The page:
In later works, clay is shaped by hand but not on top of surfaces anymore. As the artistic objects become more autonomous, other issues I am interested in are added to this marine-like ecology. ‘Epiphytes’ originated from my research of social friendly plants that just live together  for company, without being parasites. ‘Listeners’ embodies the desire to listen and learn from

what is unknown about the sea and ecological knowledges. ‘Auga’ is my poetic coral texture,  made of small parts combined for the construction of a new form_ named after the word  ‘water’ in the Mirandese language of the border between Portugal and Spain.

Deep Sea is a performative video as well as an object activation experience. It gives light to my  tentative trials to interact with the unknown_ in this case, my fabricated creatures, and other  objects in my studio. In the dark of the night, lit by the vague reflection of an analog OHP  (overhead projector), Deep Sea is a metaphor of the depth of the ocean.

Under the light, objects become protagonists of untold stories that can only be discovered  through the lenses of the OHP. The device becomes a magnifier of new ways the work can  explore, and it is used as a main source of investigation. As a mediator of realities, the OHP  makes light and shadow, negative and positive models, and other binomials, objects of study and relation. In this sense, the studio becomes a laboratory for deep dives in the dark.

In the video, the speculations about ancestral knowledge flow and the connection with other  lives on earth, such as, roots of certain plants, are questioned through the encounter of my  body in the scene with the creatures projected.


Renata Pelegrini is a Brazilian artist who has lived in the USA and Europe, and now is based in São Paulo. She joined  TBA21-Academy OCEAN/ UNI in 2020. Using an investigative approach that combines different art resources, science  interests and personal experience, she develops her art expression in a hybrid way as the processes unfold. Having  Language Teaching and Education degrees from the University of São Paulo as her first training, she has worked  around layers of communication for years. When Renata gained her diploma in Fine Arts, affinity between humans  and non-humans became an interest that has deepened after her artistic residency at Hangar Lisboa in 2018.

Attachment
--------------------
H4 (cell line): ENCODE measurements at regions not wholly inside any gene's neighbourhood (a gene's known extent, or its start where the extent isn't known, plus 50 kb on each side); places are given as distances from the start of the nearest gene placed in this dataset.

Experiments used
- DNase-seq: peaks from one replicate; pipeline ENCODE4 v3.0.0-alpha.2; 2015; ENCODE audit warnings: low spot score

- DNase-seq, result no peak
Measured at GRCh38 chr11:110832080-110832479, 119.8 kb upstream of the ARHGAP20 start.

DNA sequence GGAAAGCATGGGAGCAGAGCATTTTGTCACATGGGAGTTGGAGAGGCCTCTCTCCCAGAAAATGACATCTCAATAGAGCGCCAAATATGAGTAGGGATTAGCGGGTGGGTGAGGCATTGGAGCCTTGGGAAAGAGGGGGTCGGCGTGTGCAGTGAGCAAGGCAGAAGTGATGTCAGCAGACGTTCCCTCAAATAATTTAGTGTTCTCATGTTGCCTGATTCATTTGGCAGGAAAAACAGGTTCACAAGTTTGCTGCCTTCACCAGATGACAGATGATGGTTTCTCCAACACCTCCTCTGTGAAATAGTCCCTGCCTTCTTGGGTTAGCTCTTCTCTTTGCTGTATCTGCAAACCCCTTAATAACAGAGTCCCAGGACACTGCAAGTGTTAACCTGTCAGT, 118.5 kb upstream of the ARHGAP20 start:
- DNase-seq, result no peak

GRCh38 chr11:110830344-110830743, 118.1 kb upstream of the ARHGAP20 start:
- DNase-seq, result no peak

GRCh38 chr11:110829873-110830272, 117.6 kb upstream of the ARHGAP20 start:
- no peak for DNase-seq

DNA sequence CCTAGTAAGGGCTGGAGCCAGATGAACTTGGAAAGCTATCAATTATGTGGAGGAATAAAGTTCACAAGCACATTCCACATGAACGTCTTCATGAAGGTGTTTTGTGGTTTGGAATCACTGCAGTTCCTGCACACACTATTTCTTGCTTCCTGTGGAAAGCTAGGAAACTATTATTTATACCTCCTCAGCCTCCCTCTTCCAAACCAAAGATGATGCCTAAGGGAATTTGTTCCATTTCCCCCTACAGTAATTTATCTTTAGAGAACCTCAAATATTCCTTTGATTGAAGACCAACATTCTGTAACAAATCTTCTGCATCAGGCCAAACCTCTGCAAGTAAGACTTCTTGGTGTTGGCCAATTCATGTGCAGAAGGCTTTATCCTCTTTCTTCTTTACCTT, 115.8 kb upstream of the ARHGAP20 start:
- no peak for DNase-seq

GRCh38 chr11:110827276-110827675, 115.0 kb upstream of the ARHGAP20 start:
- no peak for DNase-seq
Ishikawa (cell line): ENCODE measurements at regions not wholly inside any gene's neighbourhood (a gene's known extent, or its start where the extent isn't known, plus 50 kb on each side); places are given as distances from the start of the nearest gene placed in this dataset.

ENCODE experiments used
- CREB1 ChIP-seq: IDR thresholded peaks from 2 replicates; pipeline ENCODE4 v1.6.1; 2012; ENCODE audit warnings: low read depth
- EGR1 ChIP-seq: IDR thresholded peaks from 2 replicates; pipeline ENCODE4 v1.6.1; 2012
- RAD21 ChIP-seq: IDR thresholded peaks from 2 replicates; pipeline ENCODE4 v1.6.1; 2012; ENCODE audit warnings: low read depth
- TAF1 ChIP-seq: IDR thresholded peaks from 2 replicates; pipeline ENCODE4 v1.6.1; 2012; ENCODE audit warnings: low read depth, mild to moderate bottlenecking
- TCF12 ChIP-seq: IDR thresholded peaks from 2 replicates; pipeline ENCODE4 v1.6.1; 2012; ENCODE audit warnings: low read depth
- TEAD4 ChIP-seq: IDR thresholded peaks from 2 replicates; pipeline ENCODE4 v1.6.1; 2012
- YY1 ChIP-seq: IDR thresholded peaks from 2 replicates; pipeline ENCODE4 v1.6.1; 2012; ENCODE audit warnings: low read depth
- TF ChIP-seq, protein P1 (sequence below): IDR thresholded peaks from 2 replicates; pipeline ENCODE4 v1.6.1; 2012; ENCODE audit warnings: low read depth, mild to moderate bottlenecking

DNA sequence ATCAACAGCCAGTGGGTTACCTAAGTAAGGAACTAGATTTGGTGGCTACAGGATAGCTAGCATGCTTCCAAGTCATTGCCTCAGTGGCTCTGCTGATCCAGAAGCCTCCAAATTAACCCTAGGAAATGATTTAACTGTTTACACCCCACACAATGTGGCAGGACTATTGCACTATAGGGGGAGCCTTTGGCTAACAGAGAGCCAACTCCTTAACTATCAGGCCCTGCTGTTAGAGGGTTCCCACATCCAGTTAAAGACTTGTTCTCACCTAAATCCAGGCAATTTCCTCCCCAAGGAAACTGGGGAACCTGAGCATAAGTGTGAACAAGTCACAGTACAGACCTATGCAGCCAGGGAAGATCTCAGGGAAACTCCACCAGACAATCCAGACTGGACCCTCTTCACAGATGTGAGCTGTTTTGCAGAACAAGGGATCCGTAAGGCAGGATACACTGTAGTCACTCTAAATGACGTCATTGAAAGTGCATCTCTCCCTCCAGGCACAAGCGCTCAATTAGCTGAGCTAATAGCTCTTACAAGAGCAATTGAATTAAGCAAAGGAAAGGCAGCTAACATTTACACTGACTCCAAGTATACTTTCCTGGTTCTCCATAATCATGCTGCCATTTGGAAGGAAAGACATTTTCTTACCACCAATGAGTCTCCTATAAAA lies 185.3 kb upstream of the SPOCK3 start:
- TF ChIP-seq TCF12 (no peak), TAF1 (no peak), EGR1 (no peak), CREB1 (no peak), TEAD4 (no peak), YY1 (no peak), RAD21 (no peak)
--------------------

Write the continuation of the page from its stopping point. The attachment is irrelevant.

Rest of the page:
Renata Pelegrini

The voice of a painter

When Renata Pelegrini´s first solo exhibition was held in February 2016 notes were published in  the catalogue and an article appeared in a newspaper with comments that are worth taking  another look at here for a reflection on the current phase of her work. First the tangential  nature of the modern based on the approach taken by Taisa Palhares between some works in  the exhibition and Henri Matisse´s Porte-fenêtre à Collioure (1914). Then the coincidence seen  by Antonio Gonçalves Filho between aspects of Pelegrini´s painting and a fundamental  ambiguity inscribed in the meanderings of naturalist representation, in canvases by Claire  Sherman. And the reminder of Clarice Lispector´s Água Viva (1973), a book that never stops  thinking about the place of the enunciation and in which we see the voice of a painter emerge.